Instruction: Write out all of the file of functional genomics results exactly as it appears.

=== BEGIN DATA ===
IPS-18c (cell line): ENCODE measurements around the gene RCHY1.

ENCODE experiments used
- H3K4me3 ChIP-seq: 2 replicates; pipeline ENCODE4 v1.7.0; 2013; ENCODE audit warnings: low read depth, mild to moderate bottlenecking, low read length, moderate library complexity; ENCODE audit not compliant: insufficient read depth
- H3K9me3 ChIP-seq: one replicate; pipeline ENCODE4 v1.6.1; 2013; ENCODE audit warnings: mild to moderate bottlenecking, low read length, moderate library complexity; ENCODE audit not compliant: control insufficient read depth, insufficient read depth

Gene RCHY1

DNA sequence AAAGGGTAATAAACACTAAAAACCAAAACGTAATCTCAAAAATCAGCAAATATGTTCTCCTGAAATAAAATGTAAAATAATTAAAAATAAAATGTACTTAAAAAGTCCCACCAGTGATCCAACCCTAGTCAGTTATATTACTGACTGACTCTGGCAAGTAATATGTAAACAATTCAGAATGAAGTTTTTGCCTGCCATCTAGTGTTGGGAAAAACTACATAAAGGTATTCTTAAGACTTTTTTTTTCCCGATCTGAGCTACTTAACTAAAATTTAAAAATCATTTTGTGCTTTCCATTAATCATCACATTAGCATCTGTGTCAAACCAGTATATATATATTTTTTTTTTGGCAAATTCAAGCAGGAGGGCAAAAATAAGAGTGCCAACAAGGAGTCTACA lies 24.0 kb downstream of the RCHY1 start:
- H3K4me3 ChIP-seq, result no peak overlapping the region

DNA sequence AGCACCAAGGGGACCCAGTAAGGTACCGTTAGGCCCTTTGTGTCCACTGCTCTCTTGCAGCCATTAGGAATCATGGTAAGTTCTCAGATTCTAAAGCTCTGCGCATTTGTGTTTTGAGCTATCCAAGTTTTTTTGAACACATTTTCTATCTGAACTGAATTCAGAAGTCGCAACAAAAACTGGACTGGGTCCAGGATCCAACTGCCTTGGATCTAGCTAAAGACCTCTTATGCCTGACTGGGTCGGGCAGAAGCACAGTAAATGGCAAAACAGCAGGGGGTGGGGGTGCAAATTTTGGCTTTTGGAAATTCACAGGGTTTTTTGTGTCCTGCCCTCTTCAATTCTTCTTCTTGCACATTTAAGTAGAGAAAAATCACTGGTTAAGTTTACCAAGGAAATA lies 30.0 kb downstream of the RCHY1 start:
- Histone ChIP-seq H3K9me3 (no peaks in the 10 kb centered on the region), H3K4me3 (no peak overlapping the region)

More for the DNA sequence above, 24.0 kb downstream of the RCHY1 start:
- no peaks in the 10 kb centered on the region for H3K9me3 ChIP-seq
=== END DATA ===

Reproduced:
IPS-18c (cell line): ENCODE measurements around the gene RCHY1.

ENCODE experiments used
- H3K4me3 ChIP-seq: 2 replicates; pipeline ENCODE4 v1.7.0; 2013; ENCODE audit warnings: low read depth, mild to moderate bottlenecking, low read length, moderate library complexity; ENCODE audit not compliant: insufficient read depth
- H3K9me3 ChIP-seq: one replicate; pipeline ENCODE4 v1.6.1; 2013; ENCODE audit warnings: mild to moderate bottlenecking, low read length, moderate library complexity; ENCODE audit not compliant: control insufficient read depth, insufficient read depth

Gene RCHY1

DNA sequence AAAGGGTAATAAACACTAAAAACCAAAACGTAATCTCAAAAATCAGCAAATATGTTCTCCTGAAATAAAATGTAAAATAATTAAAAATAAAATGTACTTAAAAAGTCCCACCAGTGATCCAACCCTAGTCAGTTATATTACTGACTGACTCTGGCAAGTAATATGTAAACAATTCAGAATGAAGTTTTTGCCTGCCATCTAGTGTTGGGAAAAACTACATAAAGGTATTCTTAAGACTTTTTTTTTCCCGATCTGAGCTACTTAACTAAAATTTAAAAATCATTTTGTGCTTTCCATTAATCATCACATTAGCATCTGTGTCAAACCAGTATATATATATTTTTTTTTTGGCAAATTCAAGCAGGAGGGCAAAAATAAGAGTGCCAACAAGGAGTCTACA lies 24.0 kb downstream of the RCHY1 start:
- H3K4me3 ChIP-seq, result no peak overlapping the region

DNA sequence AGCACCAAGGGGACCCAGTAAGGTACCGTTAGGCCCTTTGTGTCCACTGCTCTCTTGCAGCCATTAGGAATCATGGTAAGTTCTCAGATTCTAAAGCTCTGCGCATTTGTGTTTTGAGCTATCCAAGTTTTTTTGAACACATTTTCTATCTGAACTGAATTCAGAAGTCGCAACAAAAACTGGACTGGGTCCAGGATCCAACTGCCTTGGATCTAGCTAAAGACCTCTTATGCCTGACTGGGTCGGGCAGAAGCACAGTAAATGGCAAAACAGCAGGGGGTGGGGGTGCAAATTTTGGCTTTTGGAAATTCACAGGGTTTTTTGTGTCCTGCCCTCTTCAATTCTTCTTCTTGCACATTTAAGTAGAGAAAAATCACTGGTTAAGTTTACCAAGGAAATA lies 30.0 kb downstream of the RCHY1 start:
- Histone ChIP-seq H3K9me3 (no peaks in the 10 kb centered on the region), H3K4me3 (no peak overlapping the region)

More for the DNA sequence above, 24.0 kb downstream of the RCHY1 start:
- no peaks in the 10 kb centered on the region for H3K9me3 ChIP-seq